Report Questions Sustainability Of Pessimistic Economists In Stabilizing Economy
A new report says Federal Reserve Chairman Ben Bernanke's recent statement that the economy is on the brink of recovery could spell trouble for economists and National Public Radio anchors who have gotten used to portraying the nation's financial system as exploding.
The recovery could produce a lexical shift not seen since "we all stopped not forgetting" sometime in 2002, says the report's author, James Jameel.
"For nearly a year now, pundits and analysts have become so accustomed to using such phrases as 'the worst economic crisis since the Great Depression' or 'the current stagnant economy' that we believe they may no longer be capable of describing the economy as 'robust' or 'vibrant'," Jameel explained. "This recovering economy is going to hit a lot of industries hard."
According to the report, "the difficulty of business writers and economists everywhere to overcome endless months of negative and dour verbiage to describe the market could delay economic recovery by two to three quarters." Amongst other questions were doubts as to whether or not businesses and consumers could begin finishing every other sentence with the phrase, "but in this economy, who knows?"
"It could be too late for full or even partial recovery, let alone a return to a time when everyone you saw would say, 'Some economy today, isn't it?'" said Barbara Holister of the Economic Research Institute. "Even if the markets make a full recovery, we expect to see some kind of residual effect of the recession that will haunt us for a long time; no one should expect that the nation will overnight be able to blame their slowdown in business, lack of employment or inability to get laid on something besides the economy."
The report by Clearview also questions whether or not National Public Radio anchors will disrupt the eventual economic upswing by misreading their notes after months of disparaging economic news.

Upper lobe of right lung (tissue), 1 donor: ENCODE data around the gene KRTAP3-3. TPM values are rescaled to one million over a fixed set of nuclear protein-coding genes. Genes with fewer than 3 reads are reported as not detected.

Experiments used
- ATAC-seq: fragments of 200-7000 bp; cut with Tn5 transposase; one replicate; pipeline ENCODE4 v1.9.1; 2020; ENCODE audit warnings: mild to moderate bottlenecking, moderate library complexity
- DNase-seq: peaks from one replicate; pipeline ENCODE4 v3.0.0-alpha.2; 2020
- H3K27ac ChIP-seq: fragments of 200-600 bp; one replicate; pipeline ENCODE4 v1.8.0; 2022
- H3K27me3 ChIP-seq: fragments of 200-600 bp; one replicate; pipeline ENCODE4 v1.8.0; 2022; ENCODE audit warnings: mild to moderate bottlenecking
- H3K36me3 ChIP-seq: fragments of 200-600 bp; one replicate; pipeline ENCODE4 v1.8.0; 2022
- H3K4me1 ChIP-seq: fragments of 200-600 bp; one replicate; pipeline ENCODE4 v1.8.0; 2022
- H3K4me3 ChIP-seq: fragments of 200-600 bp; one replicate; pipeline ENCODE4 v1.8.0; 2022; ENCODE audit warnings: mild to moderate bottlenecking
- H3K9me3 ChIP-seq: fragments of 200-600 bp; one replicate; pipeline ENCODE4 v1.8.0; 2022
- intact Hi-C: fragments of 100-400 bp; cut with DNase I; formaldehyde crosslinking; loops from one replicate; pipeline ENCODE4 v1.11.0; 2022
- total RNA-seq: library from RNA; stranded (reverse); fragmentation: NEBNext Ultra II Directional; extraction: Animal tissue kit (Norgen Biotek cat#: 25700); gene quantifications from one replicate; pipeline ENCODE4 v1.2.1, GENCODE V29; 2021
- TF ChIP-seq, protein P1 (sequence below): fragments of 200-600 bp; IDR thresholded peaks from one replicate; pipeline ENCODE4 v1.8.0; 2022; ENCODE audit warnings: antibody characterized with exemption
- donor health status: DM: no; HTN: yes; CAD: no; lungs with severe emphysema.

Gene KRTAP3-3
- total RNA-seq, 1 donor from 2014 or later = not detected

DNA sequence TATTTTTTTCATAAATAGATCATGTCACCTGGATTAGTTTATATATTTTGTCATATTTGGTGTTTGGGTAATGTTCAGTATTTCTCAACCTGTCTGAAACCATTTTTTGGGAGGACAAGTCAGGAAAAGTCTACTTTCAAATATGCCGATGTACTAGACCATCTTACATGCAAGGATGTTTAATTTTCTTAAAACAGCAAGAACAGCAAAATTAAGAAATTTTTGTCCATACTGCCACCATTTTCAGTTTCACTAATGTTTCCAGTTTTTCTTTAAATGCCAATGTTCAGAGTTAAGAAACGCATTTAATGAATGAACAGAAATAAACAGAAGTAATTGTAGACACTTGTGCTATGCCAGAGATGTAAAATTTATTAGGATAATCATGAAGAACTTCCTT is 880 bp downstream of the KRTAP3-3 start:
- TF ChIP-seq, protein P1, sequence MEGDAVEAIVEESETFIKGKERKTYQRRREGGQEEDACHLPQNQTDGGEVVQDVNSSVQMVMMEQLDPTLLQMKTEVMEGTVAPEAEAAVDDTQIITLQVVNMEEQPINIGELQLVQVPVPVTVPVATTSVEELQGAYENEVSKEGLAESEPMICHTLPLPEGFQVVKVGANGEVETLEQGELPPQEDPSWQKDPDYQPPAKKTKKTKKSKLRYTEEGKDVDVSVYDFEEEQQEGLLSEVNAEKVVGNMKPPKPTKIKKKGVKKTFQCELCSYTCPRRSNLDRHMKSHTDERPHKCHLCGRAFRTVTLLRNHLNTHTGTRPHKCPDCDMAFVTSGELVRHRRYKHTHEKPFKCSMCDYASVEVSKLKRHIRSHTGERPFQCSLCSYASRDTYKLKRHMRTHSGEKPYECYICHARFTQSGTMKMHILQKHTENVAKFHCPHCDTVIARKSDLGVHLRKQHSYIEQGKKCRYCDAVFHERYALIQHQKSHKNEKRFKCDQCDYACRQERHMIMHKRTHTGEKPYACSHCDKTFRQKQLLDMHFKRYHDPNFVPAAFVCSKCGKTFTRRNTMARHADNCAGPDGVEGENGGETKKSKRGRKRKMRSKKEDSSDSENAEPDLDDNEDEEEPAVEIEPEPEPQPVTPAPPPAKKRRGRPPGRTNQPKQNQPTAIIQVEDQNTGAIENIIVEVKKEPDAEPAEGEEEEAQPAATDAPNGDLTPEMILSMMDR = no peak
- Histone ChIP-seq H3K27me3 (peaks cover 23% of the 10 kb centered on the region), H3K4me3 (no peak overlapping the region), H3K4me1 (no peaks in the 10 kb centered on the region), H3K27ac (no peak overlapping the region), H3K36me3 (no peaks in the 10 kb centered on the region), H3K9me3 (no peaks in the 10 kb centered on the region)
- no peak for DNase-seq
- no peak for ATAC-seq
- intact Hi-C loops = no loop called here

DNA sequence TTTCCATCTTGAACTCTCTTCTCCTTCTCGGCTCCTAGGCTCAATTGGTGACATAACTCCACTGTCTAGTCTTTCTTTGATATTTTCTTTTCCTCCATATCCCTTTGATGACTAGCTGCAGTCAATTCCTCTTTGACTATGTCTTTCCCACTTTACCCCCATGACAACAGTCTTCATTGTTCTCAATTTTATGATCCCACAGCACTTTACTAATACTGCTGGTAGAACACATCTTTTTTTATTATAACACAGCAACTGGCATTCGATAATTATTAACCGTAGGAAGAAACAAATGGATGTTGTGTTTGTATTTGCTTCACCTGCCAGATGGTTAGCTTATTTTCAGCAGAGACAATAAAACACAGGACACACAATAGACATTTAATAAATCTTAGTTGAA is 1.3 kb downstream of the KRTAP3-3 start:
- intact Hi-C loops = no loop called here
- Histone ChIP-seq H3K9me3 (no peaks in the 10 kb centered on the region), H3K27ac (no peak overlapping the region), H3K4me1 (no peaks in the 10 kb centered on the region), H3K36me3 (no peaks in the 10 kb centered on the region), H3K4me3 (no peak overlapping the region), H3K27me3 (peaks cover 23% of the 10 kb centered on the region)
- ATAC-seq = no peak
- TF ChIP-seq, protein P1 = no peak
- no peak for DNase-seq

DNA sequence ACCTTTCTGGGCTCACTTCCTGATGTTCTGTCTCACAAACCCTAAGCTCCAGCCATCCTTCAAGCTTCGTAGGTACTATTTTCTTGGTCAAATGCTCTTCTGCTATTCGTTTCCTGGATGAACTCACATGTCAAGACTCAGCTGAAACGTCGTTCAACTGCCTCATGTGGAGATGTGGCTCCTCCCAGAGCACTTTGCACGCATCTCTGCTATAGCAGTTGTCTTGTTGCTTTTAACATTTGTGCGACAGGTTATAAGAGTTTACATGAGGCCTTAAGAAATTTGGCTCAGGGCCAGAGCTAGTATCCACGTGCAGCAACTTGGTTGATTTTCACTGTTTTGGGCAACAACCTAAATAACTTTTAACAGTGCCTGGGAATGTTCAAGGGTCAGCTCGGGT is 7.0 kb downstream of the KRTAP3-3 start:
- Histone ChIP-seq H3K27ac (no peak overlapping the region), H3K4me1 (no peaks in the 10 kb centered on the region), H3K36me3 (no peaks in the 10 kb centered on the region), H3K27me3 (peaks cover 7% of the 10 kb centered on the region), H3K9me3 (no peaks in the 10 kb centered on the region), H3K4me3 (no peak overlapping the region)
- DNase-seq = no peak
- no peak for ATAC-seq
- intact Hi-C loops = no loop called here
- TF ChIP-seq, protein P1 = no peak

"And in other news today, the DOW dropped -- shit -- I mean rose a hundred points to its lowest -- fuck! -- HIGHEST level since early September of 2008," said Marketplace host Kai Ryssdal in last Thursday's broadcast. "All right, just what the hell is this, a joke? Can someone please get me the most current papers? God damn it, Ursula!"
Despite an abundance of disbelief amongst academics and professional economists at the guardedly optimistic tone of the Federal Reserve and other authorities, many in the private sector -- namely, bankers -- have been expressing extreme optimism for some time now. They remain hopeful that the early signs of recovery will turn into a groundswell of confidence, overcoming the cynical mood of reporters and researchers who actually know better.
"How people can still be so doubting about the economy when there are signs of recovery all around us?" wondered LA resident Eva St. Thomas. "Just look at my husband, Tim. If the economy were still as bad as people say it is, then how was he able to get a job at Play it Again Sports after being unemployed for only four months? Sure, his former career as an architect was much more lucrative for the family, PIAG -- as we call it at home -- must be doing pretty well to be able to hire him as a bike repair man, which must be an indicator of people continuing to spend discretionary income."
"I feel good," she said with a smile, "and so does Tim, who gets to work with bikes for a living, which has always been kind of a dream for him, since he once rode a bike as a child."
Many linguists, however, fear that the death of the depressive, gloomy and negative tone of language that Americans have been speaking for the past 12 months would be a bad thing, and that it should be preserved in some capacity for posterity's sake, at least.
"It would be a shame to see such a highly-developed and perfected lexicon just fade away, as have so many verbal and linguistic nuances in our country's history," said linguist Alfred DuLingi of the University of California Dept. of Linguistics. "It would not be unheard of were certain words to suddenly reverse meaning and remain a part of the national idiom -- just as 'bad' now means 'good', it would do us well to preserve the phrase 'uncontrollable downward economic spiral' and turn it to mean 'complete recovery of the capitalist system'."
DuLingi says that phraseologies such as "hopeless monetary outlook" and "it's over, bitches", as made popular by former-President George W. Bush, have become "so meaningful and unique to our culture that replacing them with colloquialisms such as 'positive economic factors' is a step in the wrong direction for this culture's lexicon."